Today Senator Angus King (I-ME) and Senator Shelley Capito (R-WV) took an important step toward closing the digital divide among our nation’s K12 students. American Library Association President Courtney Young offers the following statement in support of the “Digital Learning Equity Act of 2015” introduced today:
“Librarians know first-hand that access to broadband and the skills to put it to work are essential for educational opportunity and achievement today. The ‘Digital Learning Equity Act of 2015’ addresses these issues head on for everyone concerned with ensuring our young people have the necessary skills to go on to college and into the workforce. ALA applauds Senators King and Capito in their effort to promote innovative paths to close the digital divide for our nation’s young people.
“The demonstration pilots authorized by the bill challenge educators in K12 schools, in libraries, and those who work with youth in other settings to explore new ways to ensure learning does not stop when the school bell rings. ALA also is encouraged by the research requirement so that the impact of investments made under the Act will be truly measured and the best of the best can be replicated in communities across the country.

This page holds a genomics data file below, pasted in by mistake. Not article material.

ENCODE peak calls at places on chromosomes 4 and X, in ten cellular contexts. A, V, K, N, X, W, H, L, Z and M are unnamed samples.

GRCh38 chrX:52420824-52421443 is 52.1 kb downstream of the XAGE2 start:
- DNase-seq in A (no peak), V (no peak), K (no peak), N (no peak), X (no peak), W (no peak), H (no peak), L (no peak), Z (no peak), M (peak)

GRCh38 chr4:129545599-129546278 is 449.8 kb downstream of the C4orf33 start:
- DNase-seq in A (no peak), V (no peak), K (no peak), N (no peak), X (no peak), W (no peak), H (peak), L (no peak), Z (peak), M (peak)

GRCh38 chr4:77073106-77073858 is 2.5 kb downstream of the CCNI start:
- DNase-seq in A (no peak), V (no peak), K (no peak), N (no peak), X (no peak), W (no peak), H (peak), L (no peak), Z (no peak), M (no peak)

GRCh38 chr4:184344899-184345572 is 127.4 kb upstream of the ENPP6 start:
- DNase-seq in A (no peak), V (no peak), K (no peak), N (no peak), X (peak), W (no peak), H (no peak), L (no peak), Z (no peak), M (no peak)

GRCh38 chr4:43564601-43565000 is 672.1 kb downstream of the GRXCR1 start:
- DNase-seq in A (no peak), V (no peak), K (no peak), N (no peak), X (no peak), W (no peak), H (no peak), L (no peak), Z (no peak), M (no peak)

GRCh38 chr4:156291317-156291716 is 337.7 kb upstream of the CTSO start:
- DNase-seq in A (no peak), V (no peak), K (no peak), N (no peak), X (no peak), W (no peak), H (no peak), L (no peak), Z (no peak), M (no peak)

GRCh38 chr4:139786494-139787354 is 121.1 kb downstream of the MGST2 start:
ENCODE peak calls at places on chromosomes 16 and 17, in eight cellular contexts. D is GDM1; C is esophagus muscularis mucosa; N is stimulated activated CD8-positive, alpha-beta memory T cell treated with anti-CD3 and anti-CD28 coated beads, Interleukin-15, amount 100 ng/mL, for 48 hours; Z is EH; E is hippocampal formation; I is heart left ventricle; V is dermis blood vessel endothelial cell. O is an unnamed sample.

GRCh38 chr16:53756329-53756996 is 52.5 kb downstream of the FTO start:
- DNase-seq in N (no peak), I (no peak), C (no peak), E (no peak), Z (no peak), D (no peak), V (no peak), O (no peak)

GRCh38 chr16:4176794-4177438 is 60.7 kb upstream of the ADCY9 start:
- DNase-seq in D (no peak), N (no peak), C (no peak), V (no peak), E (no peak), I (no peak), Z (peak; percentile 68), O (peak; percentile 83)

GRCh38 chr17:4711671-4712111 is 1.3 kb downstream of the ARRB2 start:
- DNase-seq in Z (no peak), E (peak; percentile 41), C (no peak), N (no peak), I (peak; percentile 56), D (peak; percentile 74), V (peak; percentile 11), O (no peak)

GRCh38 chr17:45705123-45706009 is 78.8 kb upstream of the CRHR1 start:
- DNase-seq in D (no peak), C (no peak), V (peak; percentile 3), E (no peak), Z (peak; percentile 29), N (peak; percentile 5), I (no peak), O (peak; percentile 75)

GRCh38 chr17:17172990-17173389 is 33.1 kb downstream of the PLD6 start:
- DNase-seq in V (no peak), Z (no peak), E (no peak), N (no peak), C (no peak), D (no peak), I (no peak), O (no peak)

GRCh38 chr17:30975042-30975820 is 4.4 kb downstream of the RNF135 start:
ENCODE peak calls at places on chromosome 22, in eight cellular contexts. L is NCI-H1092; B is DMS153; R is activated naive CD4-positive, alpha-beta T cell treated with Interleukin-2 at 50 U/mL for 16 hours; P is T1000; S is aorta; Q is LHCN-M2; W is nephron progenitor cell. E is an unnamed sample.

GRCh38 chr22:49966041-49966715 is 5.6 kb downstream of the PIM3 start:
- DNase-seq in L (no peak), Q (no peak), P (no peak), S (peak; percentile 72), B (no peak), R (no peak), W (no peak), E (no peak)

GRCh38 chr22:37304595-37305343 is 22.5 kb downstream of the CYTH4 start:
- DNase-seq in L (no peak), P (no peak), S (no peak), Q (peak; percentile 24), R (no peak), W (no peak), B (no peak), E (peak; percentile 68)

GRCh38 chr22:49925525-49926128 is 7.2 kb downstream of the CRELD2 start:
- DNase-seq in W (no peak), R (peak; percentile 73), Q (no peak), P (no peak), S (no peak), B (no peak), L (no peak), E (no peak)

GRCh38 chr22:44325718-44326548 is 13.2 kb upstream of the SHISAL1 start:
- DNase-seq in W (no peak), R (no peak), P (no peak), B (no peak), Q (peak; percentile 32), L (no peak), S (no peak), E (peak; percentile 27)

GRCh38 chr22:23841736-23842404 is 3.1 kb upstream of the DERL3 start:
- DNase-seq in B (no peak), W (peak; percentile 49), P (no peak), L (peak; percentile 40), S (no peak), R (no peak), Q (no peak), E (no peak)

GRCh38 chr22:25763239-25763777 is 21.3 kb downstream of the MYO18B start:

"We see today’s youth incorporate new and ever-changing technologies almost seamlessly into their learning experiences. They engage with digital content of all types—doing online research, developing web sites, creating blogs and videos, coding, and collaborating on original content in virtual communities. These technologies present tremendous opportunities to advance critical thinking and problem solving skills, creative expression, and STEAM skills for the 21st Century economy. But they require ubiquitous access to broadband—in school, in the library, and at home.
"All our young people deserve the same opportunity to excel and to develop a passion for learning that will follow them regardless of the path they choose in life. Broadband can be a great equalizer—transcending geographic boundaries—but its promise only is fulfilled when all barriers to access and robust use are broken down. Libraries make strong partners and are committed to providing equitable access to digital opportunity."
About the American Library Association
The American Library Association is the oldest and largest library association in the world, with approximately 55,000 members in academic, public, school, government, and special libraries. The mission of the American Library Association is to provide leadership for the development, promotion and improvement of library and information services and the profession of librarianship in order to enhance learning and ensure access to information for all